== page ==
By Tife Owolabi
YENAGOA, Nigeria (Reuters) - A Nigerian separatist leader arrested after years on the run was badly mistreated in detention in Kenya before being returned to Nigeria, his lawyer said on Friday, while the Kenyan high commissioner flatly denied his country's involvement.
Nnamdi Kanu, leader of the Indigenous People of Biafra (IPOB) group, disappeared from Nigeria after skipping bail in 2017.
He appeared on Tuesday, handcuffed and hooded, at a court in Abuja, flanked by security agents. Nigerian authorities said he had been captured abroad and brought back to face charges, but refused to say where he had been caught.
On Friday, Kanu's lawyer, Ifeanyi Ejiofor, said Kanu was abducted by Kenya's special police force and held for eight days before being turned over to Nigerian authorities.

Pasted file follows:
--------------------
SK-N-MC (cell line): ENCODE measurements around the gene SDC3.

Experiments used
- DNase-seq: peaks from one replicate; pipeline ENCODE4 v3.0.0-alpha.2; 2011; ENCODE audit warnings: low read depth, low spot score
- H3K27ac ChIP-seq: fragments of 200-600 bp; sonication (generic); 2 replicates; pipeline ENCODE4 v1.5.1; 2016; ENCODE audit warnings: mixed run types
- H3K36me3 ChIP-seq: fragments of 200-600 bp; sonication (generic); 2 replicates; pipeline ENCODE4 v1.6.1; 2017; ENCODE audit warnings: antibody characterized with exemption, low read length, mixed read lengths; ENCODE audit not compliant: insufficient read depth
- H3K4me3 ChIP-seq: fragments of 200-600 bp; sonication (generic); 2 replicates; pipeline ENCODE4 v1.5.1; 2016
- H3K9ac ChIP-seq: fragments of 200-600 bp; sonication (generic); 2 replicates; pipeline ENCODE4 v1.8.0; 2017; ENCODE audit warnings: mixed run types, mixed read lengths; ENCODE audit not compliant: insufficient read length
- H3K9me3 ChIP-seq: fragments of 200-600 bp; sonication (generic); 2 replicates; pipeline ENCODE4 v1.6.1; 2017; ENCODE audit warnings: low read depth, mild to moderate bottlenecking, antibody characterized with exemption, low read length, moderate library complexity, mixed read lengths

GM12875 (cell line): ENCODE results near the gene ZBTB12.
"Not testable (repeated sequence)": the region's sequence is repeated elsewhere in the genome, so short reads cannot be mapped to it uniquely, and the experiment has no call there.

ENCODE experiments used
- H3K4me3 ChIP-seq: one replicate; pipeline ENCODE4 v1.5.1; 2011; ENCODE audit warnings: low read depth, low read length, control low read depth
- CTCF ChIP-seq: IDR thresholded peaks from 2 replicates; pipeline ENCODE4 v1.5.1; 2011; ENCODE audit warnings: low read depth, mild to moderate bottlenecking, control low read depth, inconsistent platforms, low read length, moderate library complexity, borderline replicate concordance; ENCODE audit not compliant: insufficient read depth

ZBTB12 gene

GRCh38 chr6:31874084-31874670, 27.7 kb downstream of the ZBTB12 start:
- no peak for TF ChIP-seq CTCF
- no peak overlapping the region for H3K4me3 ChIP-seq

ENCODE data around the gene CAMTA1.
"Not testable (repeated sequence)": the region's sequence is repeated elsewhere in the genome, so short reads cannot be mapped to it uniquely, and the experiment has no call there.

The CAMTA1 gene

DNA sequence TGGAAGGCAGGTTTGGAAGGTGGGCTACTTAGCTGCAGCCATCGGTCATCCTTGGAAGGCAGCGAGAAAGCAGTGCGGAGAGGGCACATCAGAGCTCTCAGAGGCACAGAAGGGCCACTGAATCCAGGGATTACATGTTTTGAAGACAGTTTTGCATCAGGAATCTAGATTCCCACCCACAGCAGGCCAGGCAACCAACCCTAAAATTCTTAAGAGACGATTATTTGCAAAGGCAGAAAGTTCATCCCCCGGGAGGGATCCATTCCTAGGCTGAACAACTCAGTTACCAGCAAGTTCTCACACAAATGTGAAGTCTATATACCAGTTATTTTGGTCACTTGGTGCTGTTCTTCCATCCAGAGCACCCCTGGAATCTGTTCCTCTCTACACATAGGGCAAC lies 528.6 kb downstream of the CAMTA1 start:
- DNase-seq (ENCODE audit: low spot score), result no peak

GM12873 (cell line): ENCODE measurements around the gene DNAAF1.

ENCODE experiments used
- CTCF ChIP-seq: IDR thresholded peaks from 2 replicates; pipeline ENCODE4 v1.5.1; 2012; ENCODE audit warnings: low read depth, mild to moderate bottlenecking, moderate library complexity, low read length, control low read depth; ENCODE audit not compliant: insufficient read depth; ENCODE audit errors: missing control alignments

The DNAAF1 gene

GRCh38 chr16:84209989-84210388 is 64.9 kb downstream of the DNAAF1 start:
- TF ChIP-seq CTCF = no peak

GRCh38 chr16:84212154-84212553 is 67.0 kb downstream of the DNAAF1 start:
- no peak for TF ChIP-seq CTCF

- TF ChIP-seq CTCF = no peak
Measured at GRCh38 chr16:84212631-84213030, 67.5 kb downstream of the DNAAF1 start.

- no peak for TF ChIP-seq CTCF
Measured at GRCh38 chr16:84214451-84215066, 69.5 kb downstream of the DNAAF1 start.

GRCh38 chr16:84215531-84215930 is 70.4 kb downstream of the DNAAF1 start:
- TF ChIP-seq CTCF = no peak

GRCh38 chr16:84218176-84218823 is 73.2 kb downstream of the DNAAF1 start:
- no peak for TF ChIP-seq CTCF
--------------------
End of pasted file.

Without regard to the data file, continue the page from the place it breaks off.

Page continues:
"He was tortured and subjected to all forms of inhuman treatment which worsened his health condition," Ejiofor said in a statement.
Wilfred Machage, Kenya's high commissioner to Nigeria, emphatically denied his country's involvement in Kanu's arrest. In a statement posted on Twitter, he called any such charge "fictional, imaginary and deliberately concocted to fuel antagonistic feelings among certain sections of the Nigerian people."
IPOB's 1967 campaign for an independent nation in southeastern Nigeria, called the Republic of Biafra, triggered a three-year civil war in which more than a million people died, mostly from starvation.
Kanu is facing 11 charges including treason, terrorism and illegal possession of firearms. His case is due to resume in court on July 26-27.
(Reporting by Tife Owolabi, writing by Libby George; Editing by Howard Goller)